Either way, you should have some way to see what page is ranking for what keyword. You then want to see what the URL is and if this URL has changed over time.
Depending on what page you have on your site, this may be natural. If the URLs are changing n unexpected ways or they are switching between two, then it could be a good indicator that you have competing pages.
You may see some seasonal changes and you need to be careful of the dates you monitor when doing this though. If you just look at 2 dates you could easily miss a change in between, missing a potential issue. Take a few dates and look closer for the differences in ranking URLs.
I won’t go into the details of a content audit here, but finding the strengths and weaknesses will help you also see competing pages and content cannibalisation.
Looking further into the organic sessions of pages and other GA data over different date ranges can also help you see fluctuations in content performance. Similar to the above, you could have 2 pages which compete and switch between which one gets the most traffic.
From your tracked keywords or by using 3rd party tools you will often see certain terms which have 2 ranking URLs. This could be correct on occasion, but generally it will be a sign of conflicting pages.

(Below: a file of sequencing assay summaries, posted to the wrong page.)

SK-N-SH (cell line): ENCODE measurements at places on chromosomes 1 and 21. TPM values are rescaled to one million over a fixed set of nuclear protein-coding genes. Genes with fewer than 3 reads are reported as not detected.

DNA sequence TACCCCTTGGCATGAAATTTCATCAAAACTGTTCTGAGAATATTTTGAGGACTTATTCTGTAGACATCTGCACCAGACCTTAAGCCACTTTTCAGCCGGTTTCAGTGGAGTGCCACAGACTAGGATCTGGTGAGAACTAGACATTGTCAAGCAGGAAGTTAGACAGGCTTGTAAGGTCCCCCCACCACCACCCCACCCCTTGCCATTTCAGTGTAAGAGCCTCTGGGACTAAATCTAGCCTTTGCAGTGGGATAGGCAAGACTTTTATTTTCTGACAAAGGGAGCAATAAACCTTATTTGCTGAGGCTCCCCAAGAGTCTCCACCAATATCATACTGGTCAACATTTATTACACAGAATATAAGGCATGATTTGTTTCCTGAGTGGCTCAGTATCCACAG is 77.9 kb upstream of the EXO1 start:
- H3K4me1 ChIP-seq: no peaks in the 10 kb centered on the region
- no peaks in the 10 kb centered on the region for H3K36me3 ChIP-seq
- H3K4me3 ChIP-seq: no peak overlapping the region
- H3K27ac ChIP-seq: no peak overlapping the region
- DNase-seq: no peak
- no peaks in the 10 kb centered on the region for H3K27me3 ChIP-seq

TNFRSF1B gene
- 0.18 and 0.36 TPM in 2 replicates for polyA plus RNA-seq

The more generic a term the higher the chance that this is an issue as well. If you have two ranking URLs in the top 100 for very niche terms, then this is probably fine. Similarly, you should ignore branded terms, as you should have more than one URL ranking for branded terms!
Caveat: This can be seen when algorithms change or during other ranking fluctuations. Don’t take 1 snapshot into account, but make changes when this is a more persistent issue.
Search console can give you much of the data from the points above, but it isn’t always user friendly or accessible.
You can download or export this data to Google Sheets, but it might be incomplete. For more data it will be beneficial to use 3rd party connectors and tools to get the full picture.
The performance report can show the keywords, URLs and average rankings, and by taking snapshots of weeks or months you can see how things change – giving you the locations of potential cannibalisation.
To find these issues the ideas are fairly simple: Merge potential competing pages, or re-target them through optimisation and onpage changes so that they reach different keywords.
As with most SEO, the devil is in the detail.
I’ve said “potential” issues a few times, and they are just that. Some SEO experimentation will fail and you would have been better to keep the two pages, but you need to take into consideration all aspects of page performance.
Sometimes it’s clear cut and you will see a page with 200 words against a 1000 word page. The same goes with links, keywords, traffic and many other factors. If the performance difference is there, then you can make a solid decision.
If the two pages are close in terms of these factors then it can be more difficult. If you have good positions you have something to lose, but if your 2 pages are languishing around position 50 in the results, why not take the risk?
Make sure that you monitor the performance of your organic traffic, revisit changes in a month or more, and generally keep track of the changes you make so that you can make more informed decisions in the future.
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What do you think?